Every great doctrine of the New Testament somehow is infinitely and intrinsically and intimately associated with this doctrine of the parousia of the coming of the presence of our Lord. Somebody has said there are three hundred eighteen verses here in the Bible where it is mentioned. And another has said that every twenty verses in this Bible you will find somehow connected with it the hope of the coming of our Lord. If you were to take it out, you would have a mutilated gospel and a mutilated Bible. And the optimism and the faith and the spirit of conquest and victory on the part of the apostles would be absolutely, utterly inexplicable. This is the heart of the faith as we lift our faces to the day that is yet to come. But where is the promise of His coming? There shall come in the last days scoffers saying, Where is the promise of His coming? [2 Peter 3:3-4].
That day has long been fulfilled. For you see, men have become persuaded that there is another avenue, there is another approach, there is another answer to the hope that men have in their hearts that someday we shall have a golden age. And they exclude the presence of the Lord from it. They love the virtues and the byproducts of the Christian faith—its morality, its honesty, its decency, its citizenship, its thrift, its dedication. They like these things, but they like them without Jesus. They like them without the appearing of the Lord, and they substitute for Christ progress, and advancement, and attainment, and amelioration. They like the kingdom, but not the King. They like the millennium, but not the coming.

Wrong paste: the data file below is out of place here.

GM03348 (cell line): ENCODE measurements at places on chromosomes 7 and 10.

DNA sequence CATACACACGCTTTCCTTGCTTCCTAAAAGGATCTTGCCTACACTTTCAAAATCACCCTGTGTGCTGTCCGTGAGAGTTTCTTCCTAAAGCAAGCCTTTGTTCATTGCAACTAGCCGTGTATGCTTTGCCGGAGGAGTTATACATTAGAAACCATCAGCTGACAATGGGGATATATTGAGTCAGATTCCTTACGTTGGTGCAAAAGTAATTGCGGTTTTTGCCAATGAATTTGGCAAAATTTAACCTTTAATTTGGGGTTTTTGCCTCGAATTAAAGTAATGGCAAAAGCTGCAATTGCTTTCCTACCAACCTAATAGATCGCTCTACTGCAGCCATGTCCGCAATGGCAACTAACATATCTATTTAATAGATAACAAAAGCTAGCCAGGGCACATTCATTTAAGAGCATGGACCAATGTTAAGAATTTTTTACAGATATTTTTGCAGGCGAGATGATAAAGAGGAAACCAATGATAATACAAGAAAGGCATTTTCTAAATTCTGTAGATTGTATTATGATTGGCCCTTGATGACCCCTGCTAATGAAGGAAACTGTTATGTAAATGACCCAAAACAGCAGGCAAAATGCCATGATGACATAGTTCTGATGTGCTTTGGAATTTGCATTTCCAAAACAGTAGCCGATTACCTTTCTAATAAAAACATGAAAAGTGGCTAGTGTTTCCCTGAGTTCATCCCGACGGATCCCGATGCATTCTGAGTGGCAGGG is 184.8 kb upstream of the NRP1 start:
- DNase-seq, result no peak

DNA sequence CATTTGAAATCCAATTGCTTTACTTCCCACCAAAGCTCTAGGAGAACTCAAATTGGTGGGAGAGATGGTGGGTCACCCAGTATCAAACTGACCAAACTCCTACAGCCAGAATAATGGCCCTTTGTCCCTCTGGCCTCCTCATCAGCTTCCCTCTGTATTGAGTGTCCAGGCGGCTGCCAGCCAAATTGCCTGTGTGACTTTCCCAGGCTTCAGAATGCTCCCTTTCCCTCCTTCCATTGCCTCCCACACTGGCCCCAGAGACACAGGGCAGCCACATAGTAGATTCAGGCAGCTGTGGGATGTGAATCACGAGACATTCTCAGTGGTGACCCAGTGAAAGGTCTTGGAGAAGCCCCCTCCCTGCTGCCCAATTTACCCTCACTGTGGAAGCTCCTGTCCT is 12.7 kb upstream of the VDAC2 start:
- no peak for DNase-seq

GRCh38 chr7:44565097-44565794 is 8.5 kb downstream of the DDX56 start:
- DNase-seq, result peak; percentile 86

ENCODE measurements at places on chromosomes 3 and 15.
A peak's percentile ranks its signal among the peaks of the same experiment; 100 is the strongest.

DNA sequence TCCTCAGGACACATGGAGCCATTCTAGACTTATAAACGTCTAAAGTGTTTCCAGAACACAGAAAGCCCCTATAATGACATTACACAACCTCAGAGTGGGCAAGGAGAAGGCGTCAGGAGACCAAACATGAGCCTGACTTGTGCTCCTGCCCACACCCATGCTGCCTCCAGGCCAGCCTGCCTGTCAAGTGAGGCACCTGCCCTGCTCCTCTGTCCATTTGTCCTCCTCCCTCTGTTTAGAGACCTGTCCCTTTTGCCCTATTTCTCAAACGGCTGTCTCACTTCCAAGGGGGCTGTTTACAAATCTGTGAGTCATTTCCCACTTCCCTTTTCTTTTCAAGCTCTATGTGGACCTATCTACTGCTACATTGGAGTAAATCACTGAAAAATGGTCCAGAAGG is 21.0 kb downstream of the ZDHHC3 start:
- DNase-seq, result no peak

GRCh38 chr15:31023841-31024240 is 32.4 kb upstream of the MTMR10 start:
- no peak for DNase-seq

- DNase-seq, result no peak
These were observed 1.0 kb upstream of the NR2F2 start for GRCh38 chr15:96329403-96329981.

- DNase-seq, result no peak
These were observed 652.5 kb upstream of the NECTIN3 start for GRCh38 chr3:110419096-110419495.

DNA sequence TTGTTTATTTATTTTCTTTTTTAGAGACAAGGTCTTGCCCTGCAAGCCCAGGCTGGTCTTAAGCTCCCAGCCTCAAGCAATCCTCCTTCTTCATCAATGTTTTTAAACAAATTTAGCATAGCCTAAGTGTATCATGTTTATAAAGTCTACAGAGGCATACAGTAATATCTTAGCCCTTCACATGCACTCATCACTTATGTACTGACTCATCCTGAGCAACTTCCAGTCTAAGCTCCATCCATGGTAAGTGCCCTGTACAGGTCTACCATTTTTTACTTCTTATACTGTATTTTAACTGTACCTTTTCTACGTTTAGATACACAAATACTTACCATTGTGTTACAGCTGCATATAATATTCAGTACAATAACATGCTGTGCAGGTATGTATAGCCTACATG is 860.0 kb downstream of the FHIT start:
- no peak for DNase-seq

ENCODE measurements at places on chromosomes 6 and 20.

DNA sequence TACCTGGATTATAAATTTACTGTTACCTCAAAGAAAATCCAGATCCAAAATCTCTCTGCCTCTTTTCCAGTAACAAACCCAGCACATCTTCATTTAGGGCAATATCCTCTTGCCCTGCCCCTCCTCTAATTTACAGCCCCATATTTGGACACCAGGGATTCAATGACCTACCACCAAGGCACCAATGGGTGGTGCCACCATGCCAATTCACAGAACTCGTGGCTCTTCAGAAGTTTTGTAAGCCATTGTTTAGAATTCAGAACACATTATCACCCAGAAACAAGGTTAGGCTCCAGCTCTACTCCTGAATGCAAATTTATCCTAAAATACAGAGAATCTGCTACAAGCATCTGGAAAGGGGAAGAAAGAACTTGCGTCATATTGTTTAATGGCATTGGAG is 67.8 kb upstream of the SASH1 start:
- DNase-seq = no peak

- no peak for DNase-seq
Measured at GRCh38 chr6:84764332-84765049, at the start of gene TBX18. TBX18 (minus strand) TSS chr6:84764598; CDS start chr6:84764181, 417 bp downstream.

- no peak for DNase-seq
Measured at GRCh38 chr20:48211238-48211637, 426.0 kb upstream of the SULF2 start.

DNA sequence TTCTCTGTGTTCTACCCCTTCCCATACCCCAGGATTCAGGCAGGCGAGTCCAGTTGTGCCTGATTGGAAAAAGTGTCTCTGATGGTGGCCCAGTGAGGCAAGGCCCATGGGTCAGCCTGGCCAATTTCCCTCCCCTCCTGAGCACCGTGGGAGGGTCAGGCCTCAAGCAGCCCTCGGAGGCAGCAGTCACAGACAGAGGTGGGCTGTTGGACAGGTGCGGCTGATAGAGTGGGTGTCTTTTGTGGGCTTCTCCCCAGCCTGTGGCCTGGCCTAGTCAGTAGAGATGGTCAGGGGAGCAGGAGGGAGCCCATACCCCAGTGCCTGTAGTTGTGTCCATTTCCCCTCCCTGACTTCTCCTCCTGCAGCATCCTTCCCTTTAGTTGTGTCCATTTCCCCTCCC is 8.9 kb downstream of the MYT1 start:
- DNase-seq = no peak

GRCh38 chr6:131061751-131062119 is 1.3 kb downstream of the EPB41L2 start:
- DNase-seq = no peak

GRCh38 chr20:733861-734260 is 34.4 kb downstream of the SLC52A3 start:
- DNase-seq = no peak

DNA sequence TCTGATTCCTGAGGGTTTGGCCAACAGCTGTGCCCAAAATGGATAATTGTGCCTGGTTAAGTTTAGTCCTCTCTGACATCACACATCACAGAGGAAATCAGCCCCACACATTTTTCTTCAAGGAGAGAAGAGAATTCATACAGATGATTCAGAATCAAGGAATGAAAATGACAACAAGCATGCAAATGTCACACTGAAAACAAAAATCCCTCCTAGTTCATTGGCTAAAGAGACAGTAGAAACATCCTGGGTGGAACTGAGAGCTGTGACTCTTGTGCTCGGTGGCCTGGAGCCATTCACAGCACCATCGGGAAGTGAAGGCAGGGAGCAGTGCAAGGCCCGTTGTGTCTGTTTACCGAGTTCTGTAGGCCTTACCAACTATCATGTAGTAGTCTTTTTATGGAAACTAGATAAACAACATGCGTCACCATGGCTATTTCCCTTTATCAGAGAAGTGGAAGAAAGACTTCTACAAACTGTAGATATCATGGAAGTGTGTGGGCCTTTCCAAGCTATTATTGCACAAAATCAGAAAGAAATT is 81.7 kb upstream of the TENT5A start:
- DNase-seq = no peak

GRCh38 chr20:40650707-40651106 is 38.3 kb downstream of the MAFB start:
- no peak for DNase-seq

Men have always hoped for the day when righteousness would prevail and justice would cover the earth and men arrive at a golden era. You read it in Plato’s Republic. That is what the Republic is about. And you read in Sir Thomas More’s Utopia, and you hear of it today in our “Shangri-La.” And that hope has been greatly advanced and furthered by the unconscious—whether we receive it or not—by the unconscious acceptance of the Darwinian theory of evolution and inevitable progress. Somehow, the wave of the future is always up and up and up and out and on. And somehow, we shall find an answer in technology and in scientific erudition for all of the problems of life. And that persuasion of the inevitable progress of the human race has gone beyond the anthropologists and beyond the paleontologists. And it is the background of the teaching of the professor and of the scientist and of the lecturer. And finally, it has become the unconscious persuasion of the commentator and the editor and the man of the street, and finally, it has come into the persuasion of the preacher himself in the pulpit: “Give us time, and we will breed out of us, and we will educate out of us, and we will culturize out of us the tiger and the ape; the claw, the tooth and the fang. Someday, in our own ableness, the wolf will dwell with the lamb, and the leopard shall lie down with the kid [Isaiah 11:6], and this whole earth shall come to its ultimate and final perfection.”
For example, I copied out of two of the greatest preachers of all time in this modern generation—I quote from one: “To bring Jesus into the control of human affairs is the real coming of the kingdom of God upon earth. That is what the pictures and the apocalyptic symbols used by the early Christians really meant. This is the coming of Christ.” Then another, the greatest preacher of this modern generation—quote: “When they say Christ is coming, they mean that already it may be, but surely and slowly His will and principles will be worked out by God’s grace in human life and in human institutions.”